Sen. Hob Bryan, D-Amory, spoke against proposed changes to the Mississippi Charter Schools Act multiple times this week, but the bill moved forward Friday.
Photo by R. L. Nave.
"Shame on them! Shame! Shame! Shame!"
Tuesday's Senate session rang with reprobation from Sen. Hob Bryan, D-Amory, who spoke bitterly about Mississippi First, a group that he says acts as a front group for charter schools.
Bryan's admonishment of the pro-charter organization followed his equally disapproving words against Senate Bill 2161, which will head to House of Representatives after the motion to reconsider was tabled on Friday. The bill would not only allow the establishment of charter schools in "C" school districts like Hinds County School District, but will also allow students to cross district lines to get there.
The amendment, written by bill sponsor and Senate Education Committee Chairman Sen. Gray Tollison, R-Oxford, would also require the Mississippi Department of Education to pay the charter-school ad-valorem receipt and per-pupil dollars if the student does not reside in the same district as the charter school.
Tollison said today that this bill would open up different school options to under-performing students in every district in the state. He praised charter schools, saying that they are providing alternate education systems for those students.
"There are a lot of states ahead of us in this, and as I said, it's just a different model of learning," Tollison told the Senate Friday.
Bryan responded today that the bill favors students who reside in wealthier districts with higher property values and potentially could send taxpayers' property taxes to a different district.
"A student in a district with a high millage or a district with high property values is more valuable to the charter school than a student from a district with low millage and low property values," Bryan told the Senate. "I cannot imagine telling people that they are taxing themselves for the purpose of operating schools that they have no control over."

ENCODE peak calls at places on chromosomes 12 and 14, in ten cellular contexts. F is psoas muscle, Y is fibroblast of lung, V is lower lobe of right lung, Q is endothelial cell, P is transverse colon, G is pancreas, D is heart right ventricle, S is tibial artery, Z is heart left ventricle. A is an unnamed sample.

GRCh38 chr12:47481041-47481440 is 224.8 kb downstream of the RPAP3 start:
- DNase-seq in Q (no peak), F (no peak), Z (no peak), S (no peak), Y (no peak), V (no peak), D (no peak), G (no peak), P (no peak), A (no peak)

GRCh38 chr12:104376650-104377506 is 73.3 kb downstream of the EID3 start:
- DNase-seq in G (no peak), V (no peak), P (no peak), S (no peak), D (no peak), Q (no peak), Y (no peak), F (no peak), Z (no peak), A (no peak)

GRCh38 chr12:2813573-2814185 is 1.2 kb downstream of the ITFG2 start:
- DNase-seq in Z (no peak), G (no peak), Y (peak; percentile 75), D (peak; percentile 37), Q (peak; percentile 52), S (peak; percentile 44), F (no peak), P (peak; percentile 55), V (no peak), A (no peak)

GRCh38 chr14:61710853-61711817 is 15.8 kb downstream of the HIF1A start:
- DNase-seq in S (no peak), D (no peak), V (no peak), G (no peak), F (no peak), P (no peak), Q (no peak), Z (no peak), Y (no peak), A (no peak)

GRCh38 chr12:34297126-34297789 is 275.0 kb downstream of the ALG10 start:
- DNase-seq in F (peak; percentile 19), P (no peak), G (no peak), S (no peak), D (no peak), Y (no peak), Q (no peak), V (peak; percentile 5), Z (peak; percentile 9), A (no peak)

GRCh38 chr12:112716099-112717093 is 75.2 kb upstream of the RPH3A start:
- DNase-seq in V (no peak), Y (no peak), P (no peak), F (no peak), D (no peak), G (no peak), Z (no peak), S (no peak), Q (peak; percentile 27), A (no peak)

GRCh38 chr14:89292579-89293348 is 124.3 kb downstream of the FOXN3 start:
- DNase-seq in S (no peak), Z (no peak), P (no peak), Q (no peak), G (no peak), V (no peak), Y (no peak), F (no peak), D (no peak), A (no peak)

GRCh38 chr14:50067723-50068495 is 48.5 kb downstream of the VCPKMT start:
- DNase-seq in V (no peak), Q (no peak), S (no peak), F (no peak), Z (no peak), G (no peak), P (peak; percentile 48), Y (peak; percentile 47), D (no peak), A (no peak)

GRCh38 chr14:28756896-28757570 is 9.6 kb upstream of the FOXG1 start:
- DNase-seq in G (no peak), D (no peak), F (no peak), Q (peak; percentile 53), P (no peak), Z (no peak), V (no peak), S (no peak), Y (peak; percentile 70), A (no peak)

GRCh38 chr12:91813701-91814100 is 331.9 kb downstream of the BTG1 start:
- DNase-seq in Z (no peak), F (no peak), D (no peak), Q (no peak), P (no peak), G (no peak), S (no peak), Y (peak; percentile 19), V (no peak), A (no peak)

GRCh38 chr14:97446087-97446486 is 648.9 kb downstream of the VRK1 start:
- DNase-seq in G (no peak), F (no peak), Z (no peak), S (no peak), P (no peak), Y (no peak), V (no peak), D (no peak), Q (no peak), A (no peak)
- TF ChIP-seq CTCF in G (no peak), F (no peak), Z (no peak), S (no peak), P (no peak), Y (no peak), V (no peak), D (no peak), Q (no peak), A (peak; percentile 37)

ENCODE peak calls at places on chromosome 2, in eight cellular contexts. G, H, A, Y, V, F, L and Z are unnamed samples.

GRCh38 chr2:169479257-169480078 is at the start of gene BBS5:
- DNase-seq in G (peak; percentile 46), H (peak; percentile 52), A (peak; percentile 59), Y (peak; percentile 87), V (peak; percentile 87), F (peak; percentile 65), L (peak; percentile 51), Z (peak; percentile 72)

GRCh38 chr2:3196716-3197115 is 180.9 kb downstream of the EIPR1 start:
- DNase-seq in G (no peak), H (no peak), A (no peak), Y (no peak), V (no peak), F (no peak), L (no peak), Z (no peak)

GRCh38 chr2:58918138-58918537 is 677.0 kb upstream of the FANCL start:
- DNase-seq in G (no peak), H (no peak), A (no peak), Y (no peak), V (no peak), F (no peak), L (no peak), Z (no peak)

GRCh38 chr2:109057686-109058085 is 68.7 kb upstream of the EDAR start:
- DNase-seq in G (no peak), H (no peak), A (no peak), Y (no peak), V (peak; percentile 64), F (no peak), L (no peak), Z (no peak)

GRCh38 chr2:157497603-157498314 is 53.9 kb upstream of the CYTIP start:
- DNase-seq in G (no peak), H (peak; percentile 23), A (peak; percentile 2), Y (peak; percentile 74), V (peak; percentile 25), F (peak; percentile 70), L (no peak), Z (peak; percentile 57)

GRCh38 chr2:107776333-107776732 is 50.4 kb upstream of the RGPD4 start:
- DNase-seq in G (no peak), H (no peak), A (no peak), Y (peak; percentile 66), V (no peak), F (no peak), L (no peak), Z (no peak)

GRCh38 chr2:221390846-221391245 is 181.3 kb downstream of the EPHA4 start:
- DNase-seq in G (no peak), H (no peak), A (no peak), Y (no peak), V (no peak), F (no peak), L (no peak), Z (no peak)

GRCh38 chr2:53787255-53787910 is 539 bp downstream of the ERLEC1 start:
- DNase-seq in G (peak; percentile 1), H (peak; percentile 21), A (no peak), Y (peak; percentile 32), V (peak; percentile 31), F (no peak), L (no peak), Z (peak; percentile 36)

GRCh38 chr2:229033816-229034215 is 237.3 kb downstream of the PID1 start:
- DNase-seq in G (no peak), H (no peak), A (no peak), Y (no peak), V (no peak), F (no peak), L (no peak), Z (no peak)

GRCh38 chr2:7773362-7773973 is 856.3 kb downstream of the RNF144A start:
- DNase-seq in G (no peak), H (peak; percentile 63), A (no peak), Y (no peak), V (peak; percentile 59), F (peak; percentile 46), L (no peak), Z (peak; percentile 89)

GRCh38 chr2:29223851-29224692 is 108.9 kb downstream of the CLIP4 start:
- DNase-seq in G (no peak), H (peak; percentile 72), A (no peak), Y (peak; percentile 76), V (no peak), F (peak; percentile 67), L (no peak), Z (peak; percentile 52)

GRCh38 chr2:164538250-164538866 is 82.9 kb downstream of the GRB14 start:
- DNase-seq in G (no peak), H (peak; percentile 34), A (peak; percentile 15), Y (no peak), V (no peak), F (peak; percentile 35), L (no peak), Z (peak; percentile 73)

For each child enrolled in a charter school in the district in which they live, the school district has to pay the charter school the ad valorem taxes and in-lieu payments they receive per pupil. In the case of students who cross district lines, the Mississippi Department of Education would pay an amount equal to the ad valorem taxes and in-lieu payments.
In both cases, the school districts would see a reduction of their January transfer of Mississippi Adequate Education Program funds by how much of that money would be rerouted to charter schools.
"I am perplexed as to why this provision is in the bill because there's not any need to do this in order to have the charter schools except to penalize public schools," Bryan said to the Senate at large on Tuesday.
But Tollison stood strong. "This is only going to happen where the school is not getting the job done," he said on Tuesday. "Why would we let kids remain in schools that are failing year after year?"
Presently, 80 percent of a charter school's free and reduced lunch population must reflect the school district's numbers of those students in which the school is located. Tollison's amendment adds that a charter school "may given enrollment preference to underserved children" to ensure they meet this requirement. Tollison assured the Senate that the bill did not create a sort of voucher program with charters on Tuesday.
"You can throw out all the buzz words you want, this is not a voucher program," Tollison continued. "This is public money going to a public school."
Bryan views the bill as the beginning of the proliferation of charter schools in the state—which only has two charter schools, both located in the Jackson Public Schools district.
"This is only the first step, charter schools are going to proliferate," Bryan told the Senate this morning. "They're going to have for-profit vendors; they're going to contract with for-profit people ... this is where all of this is headed."
Rachel Canter, executive director of Mississippi First, responded to Bryan's words about her organization today. "All I can really say is that I have long admired Senator Bryan's deep personal passion for public education," she said in a phone interview. "We are an organization that was founded to support improvements to public information and support that passion. We have deep disagreements (with Senator Bryan) about charter schools."
The Senate charter-school bill was originally held on a motion to reconsider on Wednesday, but this morning that motion was tabled by a voice vote, and the bill will head to the House of Representatives for consideration.
Sierra Mannie is an education reporting fellow for the Jackson Free Press and The Hechinger Report. Email her at [email protected] and follow her on Twitter @sierramannie. Read more education reporting at jfp.ms/education. Email state reporter arielle Dreher at [email protected] and follow her @arielle_amara.